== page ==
Connecting with Diverse Audiences: A Media Panel with Philadelphia’s Diversity Leaders

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Photos by Bill Allen of Perception Media

 

By Melissa Fordyce, Presby’s Inspired Life Community Support Center

On Thursday, January 17, the Philadelphia Public Relations Association (PPRA) invited a panel of six leaders in media diversity to Del Frisco’s steakhouse to share their insights on the role diversity plays in shaping our news outlets and messaging. Moderated by PPRA Hall of Famer David Brown, assistant professor at Temple University’s Klein College of Media and Communication, the panel featured:

• Sandra Clark, Vice President for News and Civic Dialogue, WHYY
• Mike Days, Vice President for Diversity and Inclusion, Philadelphia Media Network
• Andy Gotlieb, Managing Editor, The Jewish Exponent
• Hernán Guaracao, Publisher and CEO, AL DÍA
• Irving Randolph, Managing Editor, The Philadelphia Tribune
• Mark Segal, Publisher, Philadelphia Gay News

Brown opened the discussion with the question of what diversity is and why the topic is so important. The overwhelming and consistent response from the panelists was that, as a media entity, their respective outlets have the moral and ethical obligation to cover their communities, and those communities are diverse. Therefore, diverse reporting and coverage is a necessity.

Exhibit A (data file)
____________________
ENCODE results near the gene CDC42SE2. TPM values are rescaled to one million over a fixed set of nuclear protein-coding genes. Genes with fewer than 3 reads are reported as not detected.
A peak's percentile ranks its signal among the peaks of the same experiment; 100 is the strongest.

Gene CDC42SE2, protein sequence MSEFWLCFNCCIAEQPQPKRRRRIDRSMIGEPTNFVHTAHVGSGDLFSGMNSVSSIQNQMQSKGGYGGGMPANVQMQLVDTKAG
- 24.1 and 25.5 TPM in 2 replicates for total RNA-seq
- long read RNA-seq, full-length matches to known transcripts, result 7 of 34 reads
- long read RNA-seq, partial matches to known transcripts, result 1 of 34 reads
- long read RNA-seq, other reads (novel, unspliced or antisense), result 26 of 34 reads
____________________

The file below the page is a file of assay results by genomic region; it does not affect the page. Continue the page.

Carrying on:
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“Philadelphia is a minority-majority city,” said Segal. “If you are a newspaper, you have a social importance to record what is going on in your city at that given time. We have a small staff at PGN, but a diverse staff. How can we cover all different types of people and communities if they aren’t a part of our staff?”

Days added, “If you have a diverse staff and you allow them to be their authentic selves, your company is going to do better.”

Randolph noted the immense responsibility the media has in shaping people’s perceptions. “How people are perceived in many ways is determined by how people are portrayed,” he said. “And in the media business, we often determine, in many ways—in what we report and what we cover—how groups and people are perceived. And how people are perceived often determines policy, action, etc.”

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“Diversity is a part of everything we do,” Gotlieb added. “Even our budgets reflect diversity.”

Clark spoke about how WHYY recently took a strategic look at its programming—what it covers, who it covers, and the types of people that are featured as a part of those stories, i.e. panelists and experts. She noted, “It’s important to think about not only who is included, but who is excluded, and remember much of our country is not exposed to each other.”

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